One of the people who attacked the NYT was former NSA hacker Dave Aitel, who runs a security company known as Immunity that was acquired by Cyxtera Technologies in January. Aitel said that the ransomware involved in the Baltimore attack was a strain known as RobinHood that had nothing to do with EternalBlue.
He had several other criticisms, too, all of which can be read here, including a very personal attack on the two journalists who wrote the story.
Are we going to talk about the elephant in the room?@daveaitel, if you’re going to blast a journalist for hype, then you should disclose your own conflicts of interest up front.— Chad Loder ✿ (@chadloder) May 29, 2019
You own a company in the exploit market that @nicoleperlroth has been asking hard questions about.
"Recently a misleading and terribly researched article by Nicole Perlroth and Shane Scott came out in the NYT which essentially blamed the NSA and EternalBlue for various ransomware attacks on American city governments, including Baltimore. This then ballooned to PBS and the BBC and a bunch of other places, all of which parroted its nonsense," Aitel wrote.
In a tweet, Loder told Aitel that if he was going to criticise a journalist for hype, then he should first disclose his own conflicts of interest.
"You own a company in the exploit market that @nicoleperlroth has been asking hard questions about," Loder added.
I’m not suggesting that private exploits are bad, nor that their markets or market participants are bad.— Chad Loder ✿ (@chadloder) May 29, 2019
Only this: clear conflicts of interest should be disclosed up front, especially if you are claiming hype.
Otherwise, folks read what we write and take it at face value.
Aitel's firm, Immunity, has a business model of discovering or buying exploits and then using that knowledge to protect his own customers. The exploits are never revealed to the companies whose software is affected, something that mirrors the practice of the NSA.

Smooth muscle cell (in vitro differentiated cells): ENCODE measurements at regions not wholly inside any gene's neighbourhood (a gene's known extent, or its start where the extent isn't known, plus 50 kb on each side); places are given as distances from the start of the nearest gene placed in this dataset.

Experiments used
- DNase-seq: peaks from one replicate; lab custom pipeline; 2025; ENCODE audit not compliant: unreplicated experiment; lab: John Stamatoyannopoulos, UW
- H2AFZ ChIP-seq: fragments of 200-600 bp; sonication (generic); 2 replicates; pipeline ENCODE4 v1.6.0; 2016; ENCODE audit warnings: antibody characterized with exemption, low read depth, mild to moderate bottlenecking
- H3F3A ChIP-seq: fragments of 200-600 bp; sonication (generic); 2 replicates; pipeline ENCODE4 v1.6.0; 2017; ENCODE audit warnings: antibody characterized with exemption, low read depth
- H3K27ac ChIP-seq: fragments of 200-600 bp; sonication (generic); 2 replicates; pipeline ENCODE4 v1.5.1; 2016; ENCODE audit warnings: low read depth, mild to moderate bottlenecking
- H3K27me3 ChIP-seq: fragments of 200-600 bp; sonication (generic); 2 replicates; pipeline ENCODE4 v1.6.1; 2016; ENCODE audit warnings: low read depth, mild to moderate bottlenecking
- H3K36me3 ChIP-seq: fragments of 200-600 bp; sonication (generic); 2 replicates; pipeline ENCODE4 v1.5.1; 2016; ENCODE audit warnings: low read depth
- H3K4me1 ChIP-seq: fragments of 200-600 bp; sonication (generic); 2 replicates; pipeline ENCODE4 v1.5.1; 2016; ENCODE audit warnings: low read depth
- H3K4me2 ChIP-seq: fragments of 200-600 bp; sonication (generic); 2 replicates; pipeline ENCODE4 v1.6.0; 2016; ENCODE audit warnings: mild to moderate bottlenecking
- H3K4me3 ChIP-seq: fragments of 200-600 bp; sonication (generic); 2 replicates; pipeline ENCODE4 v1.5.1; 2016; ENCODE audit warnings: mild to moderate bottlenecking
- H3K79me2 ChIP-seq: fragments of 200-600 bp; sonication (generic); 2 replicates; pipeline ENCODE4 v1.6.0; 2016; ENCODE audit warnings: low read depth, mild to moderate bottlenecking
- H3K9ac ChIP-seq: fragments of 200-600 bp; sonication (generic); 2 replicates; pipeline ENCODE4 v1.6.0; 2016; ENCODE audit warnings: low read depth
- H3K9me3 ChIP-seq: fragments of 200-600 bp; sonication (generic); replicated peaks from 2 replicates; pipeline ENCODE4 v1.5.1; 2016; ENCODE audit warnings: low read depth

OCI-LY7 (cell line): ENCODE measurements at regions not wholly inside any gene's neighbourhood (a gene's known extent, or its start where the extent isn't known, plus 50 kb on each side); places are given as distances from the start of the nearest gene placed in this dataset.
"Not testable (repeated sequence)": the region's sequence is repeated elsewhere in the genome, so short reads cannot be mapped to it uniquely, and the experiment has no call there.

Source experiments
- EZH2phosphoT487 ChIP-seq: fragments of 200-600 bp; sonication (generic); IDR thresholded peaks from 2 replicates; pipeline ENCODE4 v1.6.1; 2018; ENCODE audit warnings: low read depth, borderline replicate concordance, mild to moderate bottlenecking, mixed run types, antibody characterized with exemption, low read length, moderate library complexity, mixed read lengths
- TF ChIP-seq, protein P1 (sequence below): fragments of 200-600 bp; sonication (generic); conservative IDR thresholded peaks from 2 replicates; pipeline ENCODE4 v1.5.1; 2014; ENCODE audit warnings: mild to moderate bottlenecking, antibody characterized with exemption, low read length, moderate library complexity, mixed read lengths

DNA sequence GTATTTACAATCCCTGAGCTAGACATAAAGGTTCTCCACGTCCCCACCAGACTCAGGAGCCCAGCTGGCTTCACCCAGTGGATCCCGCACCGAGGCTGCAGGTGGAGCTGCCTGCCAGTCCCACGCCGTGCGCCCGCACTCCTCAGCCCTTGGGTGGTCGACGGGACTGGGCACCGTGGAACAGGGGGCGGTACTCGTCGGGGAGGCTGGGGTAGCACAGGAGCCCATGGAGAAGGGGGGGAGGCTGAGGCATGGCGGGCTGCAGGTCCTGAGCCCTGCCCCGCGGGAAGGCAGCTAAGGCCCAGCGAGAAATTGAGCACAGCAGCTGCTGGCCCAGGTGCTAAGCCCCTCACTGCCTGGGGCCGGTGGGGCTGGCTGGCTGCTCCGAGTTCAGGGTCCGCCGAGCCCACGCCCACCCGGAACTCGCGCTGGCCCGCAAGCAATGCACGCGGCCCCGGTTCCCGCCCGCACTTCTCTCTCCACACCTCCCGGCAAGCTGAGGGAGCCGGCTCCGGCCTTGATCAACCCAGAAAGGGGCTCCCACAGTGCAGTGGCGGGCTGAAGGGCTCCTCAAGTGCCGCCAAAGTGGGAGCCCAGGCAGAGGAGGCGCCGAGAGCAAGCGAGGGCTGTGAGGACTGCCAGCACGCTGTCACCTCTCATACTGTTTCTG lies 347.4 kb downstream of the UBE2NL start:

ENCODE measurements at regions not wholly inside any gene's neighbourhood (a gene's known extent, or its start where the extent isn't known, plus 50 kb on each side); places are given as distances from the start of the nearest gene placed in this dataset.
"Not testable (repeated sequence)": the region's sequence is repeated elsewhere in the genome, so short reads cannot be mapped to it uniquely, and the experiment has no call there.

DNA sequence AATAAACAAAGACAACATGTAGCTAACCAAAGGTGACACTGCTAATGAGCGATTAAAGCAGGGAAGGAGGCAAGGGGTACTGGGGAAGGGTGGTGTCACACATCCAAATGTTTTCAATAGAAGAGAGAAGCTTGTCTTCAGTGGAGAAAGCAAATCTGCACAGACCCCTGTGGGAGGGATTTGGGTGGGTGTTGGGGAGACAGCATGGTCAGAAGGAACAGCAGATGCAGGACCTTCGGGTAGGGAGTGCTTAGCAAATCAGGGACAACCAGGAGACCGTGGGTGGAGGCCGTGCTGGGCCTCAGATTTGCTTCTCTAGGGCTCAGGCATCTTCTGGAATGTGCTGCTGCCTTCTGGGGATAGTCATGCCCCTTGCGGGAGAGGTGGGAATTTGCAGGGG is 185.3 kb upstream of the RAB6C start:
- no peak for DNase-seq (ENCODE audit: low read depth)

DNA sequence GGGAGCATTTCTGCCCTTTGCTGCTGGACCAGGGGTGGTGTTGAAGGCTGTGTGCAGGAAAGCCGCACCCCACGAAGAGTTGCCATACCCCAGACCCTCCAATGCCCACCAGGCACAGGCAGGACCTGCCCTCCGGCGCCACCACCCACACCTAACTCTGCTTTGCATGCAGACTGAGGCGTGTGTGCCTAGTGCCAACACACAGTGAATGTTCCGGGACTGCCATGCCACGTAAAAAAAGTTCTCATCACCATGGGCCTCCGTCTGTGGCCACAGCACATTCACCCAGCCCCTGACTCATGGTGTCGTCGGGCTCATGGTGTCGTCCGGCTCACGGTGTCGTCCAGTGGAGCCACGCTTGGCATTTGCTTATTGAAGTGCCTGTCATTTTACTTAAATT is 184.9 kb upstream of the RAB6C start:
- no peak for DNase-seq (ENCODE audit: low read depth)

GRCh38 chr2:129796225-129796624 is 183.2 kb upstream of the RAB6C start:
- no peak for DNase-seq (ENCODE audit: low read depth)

Loder added in another tweet: "I’m not suggesting that private exploits are bad, nor that their markets or market participants are bad. Only this: clear conflicts of interest should be disclosed up front, especially if you are claiming hype. Otherwise, folks read what we write and take it at face value."
To which well-known British security researcher Kevin Beaumont replied: "I mean if Dave is doing line by line analysis of inaccurate reporting on his blog, he might like to look at his blog post about MalwareTech creating WannaCry."
I mean if Dave is doing line by line by analysis of inaccurate reporting on his blog, he might like to look at his blog post about MalwareTech creating WannaCry ??— Kevin Beaumont (@GossiTheDog) May 29, 2019
What Beaumont referred to was covered by iTWire: Aitel had alleged that British security researcher Marcus Hutchins has a role in creating the WannaCry ransomware and then later indirectly recanted his claim after the US Government stated that North Korea was behind the malware.
iTWire contacted Aitel for comment, but he did not respond. However, this morning he put out a tweet that appeared to be relevant, stating: "The reason I respond to the issues around export control and exploits is because they speak to our fundamental rights, not because I have skin in the game, which I do not."
Most of the infosec dudes criticizing @nicoleperlroth's coverage have:— Chad Loder ✿ (@chadloder) May 29, 2019
1) Failed to disclose that they work in the private exploit market that she's raised critical questions about.
2) Ignored her male co-author, @ScottShaneNYT.
3) Been totally unbalanced in their critique. https://t.co/IjciiTDHuB
Meanwhile, Perlroth, who wrote a long Twitter thread defending the article she had authored along with Shane Scott, did not do her own reputation much good by lifting three paragraphs from an iTWire article and tweeting them (shown below) without any attribution.
These were quotes from ex-NSA hacker Jake Williams, a frequent commentator in these columns, and appeared to buttress the claims that Perlroth had made in the NYT article.
iTWire contacted Perlroth asking why she had lifted material and not attributed it to the source, but she did not respond.
After this was pointed out, Perlroth later finally linked to the source.